The General Population Census of Cambodia in 2008 found that 76.8% of the rural population still practices open defecation. As a result, diarrheal diseases are the number one cause of sickness and death amongst Cambodian children, with 20% of children under five years old suffering from diarrhea. At the same time, most Cambodian fields are under-fertilized, with UN estimates suggesting that only 30% of rice fields receive even minimal fertilizer application. Too often, poor farmers fertilize their fields with raw human waste, leading to widespread illness.
This team has designed the EZ*PZ, an inexpensive (~$4) device that converts urine into a safe fertilizer. Essentially half a toilet that goes on the front part of a latrine squat pan, the EZ*PZ ensures that urine, feces, and blackwater are separated at the point of collection. The urine ends up in a clear plastic jug, where it’s treated immediately with direct sunlight. This pathogen-free fertilizer can then be combined with water and applied directly to vegetables and other crops. Preliminary tests indicate that users of the device will see rapid increases in crop yields and improvement in public health.
Since being selected to attend this year's Open Minds showcase in March, the Antenatal Screening Kit E-Team from Johns Hopkins University has earned a growing media following.
The team's invention, a suite of pens that can be used to screen expectant mothers for treatable diseases and health problems, has been featured in Popular Science's 'Invention of the Year' issue (June 2011, page 62).
The JHU team has developed a screening kit - delivered through a pen - to provide low-cost healthcare to women in even the remotest villages. The kit includes a variety of custom markers pre-filled with reagents for screening tests for conditions including pre-eclampsia, gestational diabetes, malnutrition, and anemia.
Selected from more than 65 video entries submitted by university students internationally, the JHU team will be awarded $10,000 and will be provided mentoring and support from The Lemelson Foundation.
The current gold standard treatment for forearm fractures includes a period of full immobilization of the site of injury (typically six to eight weeks) followed by routine physical therapy to regain muscle strength and range of motion. However, each year approximately 6.8 million Americans experience immobilization-induced muscle atrophy, which increases recovery time and vulnerability to further injuries.
This team’s solution is a modular cast design dubbed the PuzzleCast. It consists of several interlocking thermoplastic components that have the ability to unlock degrees of freedom while still maintaining immobilization of the injured area. By increasing range of motion during the healing process, blood flow is increased, muscle atrophy is reduced, and overall healing time and physical therapy are shortened.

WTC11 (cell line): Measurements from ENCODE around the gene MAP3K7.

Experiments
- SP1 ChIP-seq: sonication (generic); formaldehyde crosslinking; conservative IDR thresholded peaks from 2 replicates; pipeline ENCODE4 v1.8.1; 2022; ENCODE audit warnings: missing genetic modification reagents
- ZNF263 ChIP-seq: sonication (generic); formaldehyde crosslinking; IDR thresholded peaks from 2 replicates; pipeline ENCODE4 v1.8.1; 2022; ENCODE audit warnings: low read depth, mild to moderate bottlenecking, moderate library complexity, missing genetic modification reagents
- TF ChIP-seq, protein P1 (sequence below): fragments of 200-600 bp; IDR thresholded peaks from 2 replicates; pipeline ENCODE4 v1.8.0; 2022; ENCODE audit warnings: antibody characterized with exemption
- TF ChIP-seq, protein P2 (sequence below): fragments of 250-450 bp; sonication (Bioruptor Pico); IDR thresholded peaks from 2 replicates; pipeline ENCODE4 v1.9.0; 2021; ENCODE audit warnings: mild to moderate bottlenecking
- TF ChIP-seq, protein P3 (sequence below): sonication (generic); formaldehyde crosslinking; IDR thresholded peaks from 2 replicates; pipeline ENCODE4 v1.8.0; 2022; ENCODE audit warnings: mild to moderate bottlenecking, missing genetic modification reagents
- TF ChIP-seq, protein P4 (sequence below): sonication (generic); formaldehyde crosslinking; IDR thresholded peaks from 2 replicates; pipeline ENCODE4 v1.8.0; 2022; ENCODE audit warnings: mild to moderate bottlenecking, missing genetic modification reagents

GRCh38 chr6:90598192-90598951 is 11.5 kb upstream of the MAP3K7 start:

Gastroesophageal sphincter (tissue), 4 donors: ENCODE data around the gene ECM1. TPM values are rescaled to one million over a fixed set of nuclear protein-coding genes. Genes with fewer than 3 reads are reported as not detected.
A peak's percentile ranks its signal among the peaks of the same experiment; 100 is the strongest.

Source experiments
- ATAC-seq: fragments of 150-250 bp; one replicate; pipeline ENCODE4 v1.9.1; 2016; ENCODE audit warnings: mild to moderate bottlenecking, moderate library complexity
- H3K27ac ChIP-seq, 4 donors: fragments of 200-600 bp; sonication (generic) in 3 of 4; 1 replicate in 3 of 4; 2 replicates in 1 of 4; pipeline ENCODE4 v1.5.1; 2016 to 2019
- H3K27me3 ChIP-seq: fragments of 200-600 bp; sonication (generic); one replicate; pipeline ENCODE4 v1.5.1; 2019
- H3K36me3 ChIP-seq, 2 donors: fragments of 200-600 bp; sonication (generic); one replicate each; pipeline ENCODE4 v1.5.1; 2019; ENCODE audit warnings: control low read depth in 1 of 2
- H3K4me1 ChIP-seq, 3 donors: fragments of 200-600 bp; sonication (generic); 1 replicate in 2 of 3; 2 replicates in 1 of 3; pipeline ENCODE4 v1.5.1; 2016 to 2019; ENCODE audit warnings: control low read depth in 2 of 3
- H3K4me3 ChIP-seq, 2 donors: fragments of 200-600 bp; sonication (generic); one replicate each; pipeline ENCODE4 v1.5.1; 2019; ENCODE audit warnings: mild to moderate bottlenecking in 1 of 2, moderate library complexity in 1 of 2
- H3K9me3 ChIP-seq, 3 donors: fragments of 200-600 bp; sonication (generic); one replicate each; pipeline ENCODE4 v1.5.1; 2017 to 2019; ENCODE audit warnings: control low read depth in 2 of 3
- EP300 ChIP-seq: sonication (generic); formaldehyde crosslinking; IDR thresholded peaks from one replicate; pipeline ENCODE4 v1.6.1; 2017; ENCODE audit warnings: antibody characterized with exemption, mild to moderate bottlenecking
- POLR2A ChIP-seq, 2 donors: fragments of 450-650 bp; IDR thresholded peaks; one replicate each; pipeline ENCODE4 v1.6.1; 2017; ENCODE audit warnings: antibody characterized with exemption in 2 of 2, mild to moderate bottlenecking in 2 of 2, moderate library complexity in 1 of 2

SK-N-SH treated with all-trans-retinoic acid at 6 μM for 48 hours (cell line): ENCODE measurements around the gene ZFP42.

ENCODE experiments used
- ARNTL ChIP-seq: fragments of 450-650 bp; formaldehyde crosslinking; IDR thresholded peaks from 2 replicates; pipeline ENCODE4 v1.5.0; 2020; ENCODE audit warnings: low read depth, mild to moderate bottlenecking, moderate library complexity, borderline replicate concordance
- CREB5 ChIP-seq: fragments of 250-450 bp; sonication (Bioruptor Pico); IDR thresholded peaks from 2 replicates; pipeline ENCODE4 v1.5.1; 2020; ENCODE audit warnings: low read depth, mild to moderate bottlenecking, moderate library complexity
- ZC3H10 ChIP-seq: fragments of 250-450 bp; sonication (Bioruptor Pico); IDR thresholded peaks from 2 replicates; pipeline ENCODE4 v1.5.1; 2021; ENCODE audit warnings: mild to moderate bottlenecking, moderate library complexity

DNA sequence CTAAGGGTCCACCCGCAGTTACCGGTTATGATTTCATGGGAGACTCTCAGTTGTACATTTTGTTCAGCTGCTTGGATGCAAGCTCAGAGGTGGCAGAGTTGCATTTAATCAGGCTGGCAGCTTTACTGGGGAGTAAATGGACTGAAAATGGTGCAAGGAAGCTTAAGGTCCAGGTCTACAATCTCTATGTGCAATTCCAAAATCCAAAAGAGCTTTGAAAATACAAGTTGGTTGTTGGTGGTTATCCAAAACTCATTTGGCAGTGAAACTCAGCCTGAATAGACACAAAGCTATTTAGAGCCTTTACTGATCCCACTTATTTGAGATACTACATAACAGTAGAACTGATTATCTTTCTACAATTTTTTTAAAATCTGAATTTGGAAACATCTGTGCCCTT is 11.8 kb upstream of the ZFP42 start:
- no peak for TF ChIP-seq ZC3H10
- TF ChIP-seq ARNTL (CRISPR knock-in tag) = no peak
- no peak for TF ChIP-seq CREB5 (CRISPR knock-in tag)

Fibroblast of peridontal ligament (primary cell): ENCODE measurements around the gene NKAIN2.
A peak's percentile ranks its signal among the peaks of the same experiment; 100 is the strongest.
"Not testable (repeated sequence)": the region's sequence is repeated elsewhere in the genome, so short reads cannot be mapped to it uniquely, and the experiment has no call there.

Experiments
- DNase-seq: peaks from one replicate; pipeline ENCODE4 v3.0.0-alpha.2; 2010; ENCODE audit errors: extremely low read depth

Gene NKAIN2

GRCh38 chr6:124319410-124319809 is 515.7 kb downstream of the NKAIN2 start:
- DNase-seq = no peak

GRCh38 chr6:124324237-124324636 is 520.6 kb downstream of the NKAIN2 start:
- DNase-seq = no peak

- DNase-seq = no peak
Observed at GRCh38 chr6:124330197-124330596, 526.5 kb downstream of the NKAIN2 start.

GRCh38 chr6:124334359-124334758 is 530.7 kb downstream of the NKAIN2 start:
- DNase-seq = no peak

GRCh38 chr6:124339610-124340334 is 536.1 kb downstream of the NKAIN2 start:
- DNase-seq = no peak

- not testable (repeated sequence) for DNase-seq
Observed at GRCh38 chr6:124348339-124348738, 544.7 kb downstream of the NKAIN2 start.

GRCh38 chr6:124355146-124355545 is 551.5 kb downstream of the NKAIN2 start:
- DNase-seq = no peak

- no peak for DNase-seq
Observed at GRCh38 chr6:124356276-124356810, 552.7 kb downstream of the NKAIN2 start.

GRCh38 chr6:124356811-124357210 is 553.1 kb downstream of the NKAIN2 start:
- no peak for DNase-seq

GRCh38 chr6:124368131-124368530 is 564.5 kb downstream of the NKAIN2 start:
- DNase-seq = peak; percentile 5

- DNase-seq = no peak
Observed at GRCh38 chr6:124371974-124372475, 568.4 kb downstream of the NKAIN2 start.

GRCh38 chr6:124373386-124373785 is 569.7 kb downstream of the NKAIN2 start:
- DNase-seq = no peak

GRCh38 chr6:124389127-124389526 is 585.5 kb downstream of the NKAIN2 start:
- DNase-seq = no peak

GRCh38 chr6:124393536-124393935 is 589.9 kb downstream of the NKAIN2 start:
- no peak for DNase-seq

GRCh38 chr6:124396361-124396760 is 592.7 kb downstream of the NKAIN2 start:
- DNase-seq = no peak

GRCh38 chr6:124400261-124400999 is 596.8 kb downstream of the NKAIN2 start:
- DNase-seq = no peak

Epidemics of recent emerging infectious diseases, such as the H1N1 pandemic, demand cost-efficient and scalable production technologies that can rapidly deliver effective therapeutics to clinics. Traditional vaccine manufacturers have trouble meeting these needs, as their manufacturing processes are slow and not economically scalable. Developing world populations are especially burdened by lack of access to effective and inexpensive therapies.
This team is developing SwiftVax, a plant production platform that produces animal and human vaccines efficiently and affordably. The technology can rapidly produce large amounts of therapeutics with minimal investment compared to traditional vaccine production infrastructure.
This grant will help in developing a proof-of-concept that will bring SwiftVax-produced vaccines closer to market. The team’s initial target product is an animal vaccine for Newcastle Disease, a devastating and highly pathogenic disease in poultry. The disease threatens commercial poultry in developed countries as well as the livelihood of disadvantaged populations in Africa, to whom chickens represent the main source of food and income.
Shikimic acid is an essential component in the manufacture of the anti-pandemic influenza drug Tamiflu and a valuable precursor in many other chemical syntheses. However, the low availability and high cost of shikimic acid limits the global ability to either stockpile or ramp up Tamiflu production in a pandemic emergency.
The Marlee Tech team is seeking to cost-effectively supply shikimic acid from a renewable wheat source using an environmentally benign bio-enhancement process. The proprietary method involves a chemical treatment process to induce the plant into producing very high levels of shikimic acid that can then be readily extracted in economic quantities.
The team won the 2009 OSU business plan competition and incorporated as Marlee Tech, Inc. The company is now looking to demonstrate technological feasibility and scalability and secure IP to move toward commercialization.